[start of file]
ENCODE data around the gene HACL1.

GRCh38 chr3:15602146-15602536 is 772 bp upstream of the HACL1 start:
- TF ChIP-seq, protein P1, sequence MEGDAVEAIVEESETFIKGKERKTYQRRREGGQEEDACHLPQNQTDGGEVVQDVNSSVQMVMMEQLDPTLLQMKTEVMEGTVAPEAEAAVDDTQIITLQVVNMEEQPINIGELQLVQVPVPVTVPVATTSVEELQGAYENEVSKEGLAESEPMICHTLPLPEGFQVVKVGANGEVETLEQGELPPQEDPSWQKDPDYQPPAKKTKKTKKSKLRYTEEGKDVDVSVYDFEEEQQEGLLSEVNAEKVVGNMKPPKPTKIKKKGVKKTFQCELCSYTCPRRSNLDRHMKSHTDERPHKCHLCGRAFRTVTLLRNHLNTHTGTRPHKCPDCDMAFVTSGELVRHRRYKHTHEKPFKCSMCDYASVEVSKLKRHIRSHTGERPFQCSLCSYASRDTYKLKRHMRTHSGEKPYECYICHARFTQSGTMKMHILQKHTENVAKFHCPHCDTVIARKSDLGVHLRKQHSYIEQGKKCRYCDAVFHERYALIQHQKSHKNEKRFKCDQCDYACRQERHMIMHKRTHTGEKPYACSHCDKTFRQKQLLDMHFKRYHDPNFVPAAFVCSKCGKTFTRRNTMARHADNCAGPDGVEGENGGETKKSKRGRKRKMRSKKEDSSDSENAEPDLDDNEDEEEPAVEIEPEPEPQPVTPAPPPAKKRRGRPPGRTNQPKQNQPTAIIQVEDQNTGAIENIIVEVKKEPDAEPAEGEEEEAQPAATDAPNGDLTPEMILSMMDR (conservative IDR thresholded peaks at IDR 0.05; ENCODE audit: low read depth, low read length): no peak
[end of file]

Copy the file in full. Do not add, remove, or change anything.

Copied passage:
ENCODE data around the gene HACL1.

GRCh38 chr3:15602146-15602536 is 772 bp upstream of the HACL1 start:
- TF ChIP-seq, protein P1, sequence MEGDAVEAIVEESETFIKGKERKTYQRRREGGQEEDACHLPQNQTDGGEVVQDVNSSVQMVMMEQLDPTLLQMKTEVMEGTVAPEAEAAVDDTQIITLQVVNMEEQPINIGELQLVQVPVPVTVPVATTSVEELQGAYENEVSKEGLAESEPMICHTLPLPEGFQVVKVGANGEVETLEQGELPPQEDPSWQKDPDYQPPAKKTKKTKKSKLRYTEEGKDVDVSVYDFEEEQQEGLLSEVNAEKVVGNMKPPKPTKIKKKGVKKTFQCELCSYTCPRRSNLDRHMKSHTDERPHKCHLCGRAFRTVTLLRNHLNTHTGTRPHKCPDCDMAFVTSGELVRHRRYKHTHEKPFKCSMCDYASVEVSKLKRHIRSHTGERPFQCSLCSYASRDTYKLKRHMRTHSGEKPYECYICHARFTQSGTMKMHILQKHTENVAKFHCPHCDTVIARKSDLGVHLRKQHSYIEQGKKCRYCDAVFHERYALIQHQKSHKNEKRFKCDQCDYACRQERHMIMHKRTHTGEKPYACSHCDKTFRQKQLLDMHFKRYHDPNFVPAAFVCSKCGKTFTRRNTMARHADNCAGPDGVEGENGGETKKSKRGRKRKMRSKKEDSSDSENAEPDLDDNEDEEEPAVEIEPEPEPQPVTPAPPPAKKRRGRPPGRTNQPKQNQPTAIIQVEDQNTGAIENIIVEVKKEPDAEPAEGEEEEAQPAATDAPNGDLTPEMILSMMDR (conservative IDR thresholded peaks at IDR 0.05; ENCODE audit: low read depth, low read length): no peak